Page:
How does an environment affect people’s behaviour? Is there more that designers can do besides ergonomic layouts, well planned storage and provision of cheerful décor? Can the way a space is created encourage healthy eating habits and ways of being?
The answer is yes, in more ways than you might think. It’s possible to design a kitchen that not only supports but encourages healthy eating, in a subtle but effective manner. At the same time, this approach also creates a healthy kitchen that doubles as a wonderful place to spend time.
Here are a few specific ideas to consider, much of it inspired by Michael Pollen’s recent book, In Defence of Food:
- The role of the table as the centre of healthy food habits is far more important than it might appear at first glance. Conversation plays a major role in slowing down eating, adding to the “food experience per bite”. Eating food slowly is effective at reducing over-consumption. According to various studies, it takes the brain 20 minutes to catch up with the stomach. Delaying the intake of food with conversation and pauses, such as serving a new course, allows the body the has time to give you a signal of fullness. In addition, it helps us to go for quality foods, rather than quantity. In turn, this creates greater interest in the food itself and greater enthusiasm for taking the time and trouble to prepare it.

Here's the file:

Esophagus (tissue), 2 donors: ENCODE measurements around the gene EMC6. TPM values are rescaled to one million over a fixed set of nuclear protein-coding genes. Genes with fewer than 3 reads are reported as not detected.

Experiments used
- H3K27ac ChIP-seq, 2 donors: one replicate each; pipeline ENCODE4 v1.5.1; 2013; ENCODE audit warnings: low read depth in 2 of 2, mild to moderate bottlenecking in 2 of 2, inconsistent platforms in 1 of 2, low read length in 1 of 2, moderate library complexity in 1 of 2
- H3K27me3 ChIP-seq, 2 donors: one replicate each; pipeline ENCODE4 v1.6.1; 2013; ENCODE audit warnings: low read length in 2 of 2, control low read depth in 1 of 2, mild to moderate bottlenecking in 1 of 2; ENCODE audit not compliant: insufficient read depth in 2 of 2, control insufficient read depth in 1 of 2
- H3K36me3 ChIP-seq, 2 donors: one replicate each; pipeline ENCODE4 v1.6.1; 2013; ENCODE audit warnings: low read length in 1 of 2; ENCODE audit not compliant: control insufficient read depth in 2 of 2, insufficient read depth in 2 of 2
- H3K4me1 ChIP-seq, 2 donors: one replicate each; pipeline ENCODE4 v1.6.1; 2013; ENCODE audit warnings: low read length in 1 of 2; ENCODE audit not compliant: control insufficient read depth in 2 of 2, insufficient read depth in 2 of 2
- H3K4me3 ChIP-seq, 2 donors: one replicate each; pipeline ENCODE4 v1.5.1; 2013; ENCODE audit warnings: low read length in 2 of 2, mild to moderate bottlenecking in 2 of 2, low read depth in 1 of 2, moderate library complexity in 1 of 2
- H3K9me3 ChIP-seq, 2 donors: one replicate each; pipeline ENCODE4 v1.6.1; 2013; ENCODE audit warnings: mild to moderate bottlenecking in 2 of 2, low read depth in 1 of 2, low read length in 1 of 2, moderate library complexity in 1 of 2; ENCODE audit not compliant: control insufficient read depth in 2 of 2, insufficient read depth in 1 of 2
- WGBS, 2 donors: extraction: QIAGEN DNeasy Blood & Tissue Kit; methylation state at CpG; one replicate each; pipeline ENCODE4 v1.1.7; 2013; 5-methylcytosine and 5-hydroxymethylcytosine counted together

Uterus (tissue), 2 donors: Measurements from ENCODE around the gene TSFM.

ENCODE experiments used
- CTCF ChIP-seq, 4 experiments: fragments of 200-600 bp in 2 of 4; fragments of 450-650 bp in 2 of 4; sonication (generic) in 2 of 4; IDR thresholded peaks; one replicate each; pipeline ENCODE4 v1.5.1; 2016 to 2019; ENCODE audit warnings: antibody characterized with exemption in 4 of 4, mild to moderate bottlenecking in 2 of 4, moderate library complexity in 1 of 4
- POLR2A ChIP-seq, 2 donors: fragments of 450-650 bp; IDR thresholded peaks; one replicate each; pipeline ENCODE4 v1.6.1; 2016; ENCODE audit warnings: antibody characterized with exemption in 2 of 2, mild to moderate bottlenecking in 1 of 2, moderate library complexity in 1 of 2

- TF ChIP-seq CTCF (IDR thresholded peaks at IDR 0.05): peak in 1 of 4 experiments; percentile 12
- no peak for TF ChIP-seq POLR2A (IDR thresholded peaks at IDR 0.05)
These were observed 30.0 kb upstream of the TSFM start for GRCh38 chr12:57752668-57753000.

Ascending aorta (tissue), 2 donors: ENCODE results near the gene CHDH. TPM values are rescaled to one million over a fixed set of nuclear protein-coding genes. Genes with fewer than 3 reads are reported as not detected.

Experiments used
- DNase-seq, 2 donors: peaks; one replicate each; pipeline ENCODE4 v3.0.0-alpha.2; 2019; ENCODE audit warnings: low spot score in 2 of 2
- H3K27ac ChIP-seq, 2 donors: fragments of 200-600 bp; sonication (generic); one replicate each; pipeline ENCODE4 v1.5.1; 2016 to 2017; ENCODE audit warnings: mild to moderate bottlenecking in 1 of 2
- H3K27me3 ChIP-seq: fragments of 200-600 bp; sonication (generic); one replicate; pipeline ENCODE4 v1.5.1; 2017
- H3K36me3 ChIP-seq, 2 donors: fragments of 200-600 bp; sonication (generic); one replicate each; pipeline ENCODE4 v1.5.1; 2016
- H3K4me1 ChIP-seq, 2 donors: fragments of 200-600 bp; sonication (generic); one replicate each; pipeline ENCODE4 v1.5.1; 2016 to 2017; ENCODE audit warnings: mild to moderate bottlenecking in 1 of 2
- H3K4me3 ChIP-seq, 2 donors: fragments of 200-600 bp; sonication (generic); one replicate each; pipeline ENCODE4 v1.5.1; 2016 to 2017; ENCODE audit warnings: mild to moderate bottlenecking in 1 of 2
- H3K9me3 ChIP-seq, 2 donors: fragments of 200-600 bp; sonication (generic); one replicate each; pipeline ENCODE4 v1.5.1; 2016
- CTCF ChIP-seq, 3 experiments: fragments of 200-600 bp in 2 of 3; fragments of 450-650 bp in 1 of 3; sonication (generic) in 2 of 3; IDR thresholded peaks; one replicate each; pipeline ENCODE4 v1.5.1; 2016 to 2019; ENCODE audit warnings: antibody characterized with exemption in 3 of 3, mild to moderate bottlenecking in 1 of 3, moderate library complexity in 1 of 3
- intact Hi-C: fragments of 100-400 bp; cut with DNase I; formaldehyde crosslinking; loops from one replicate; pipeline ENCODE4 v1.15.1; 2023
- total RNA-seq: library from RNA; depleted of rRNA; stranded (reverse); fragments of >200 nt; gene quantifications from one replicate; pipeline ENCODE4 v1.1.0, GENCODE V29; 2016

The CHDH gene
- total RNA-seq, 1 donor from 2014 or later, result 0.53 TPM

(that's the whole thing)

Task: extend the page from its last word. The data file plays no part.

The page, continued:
- A well-positioned, handsome table with an atmosphere of enjoyable sociability, set in sunlight or candlelight, can also make a big difference. With a belief that getting together is worth it – much better than eating alone with nothing but the TV for company – then you can give round one to the ‘designed’ environment. It’s no accident that the breakfast nook is a common request from our clients. It’s a protected and cosy spot for consuming civilised meals.
- A full meal, eaten regularly, reduces snacking. The formality of being at a table, consideration for others and sociability of manners, turns the meal into a shared experience. The French serve modest portions, controlling plating size, which in turn sends the right visual cues. This is because most people have a ‘unit bias,’ according to psychologist Paul Rozin. He explains that they take their cues from what is on the plate, not what they necessarily want to eat.
Stay tuned for installments 2 and 3 for more tips on “Cooking & Furniture” and more!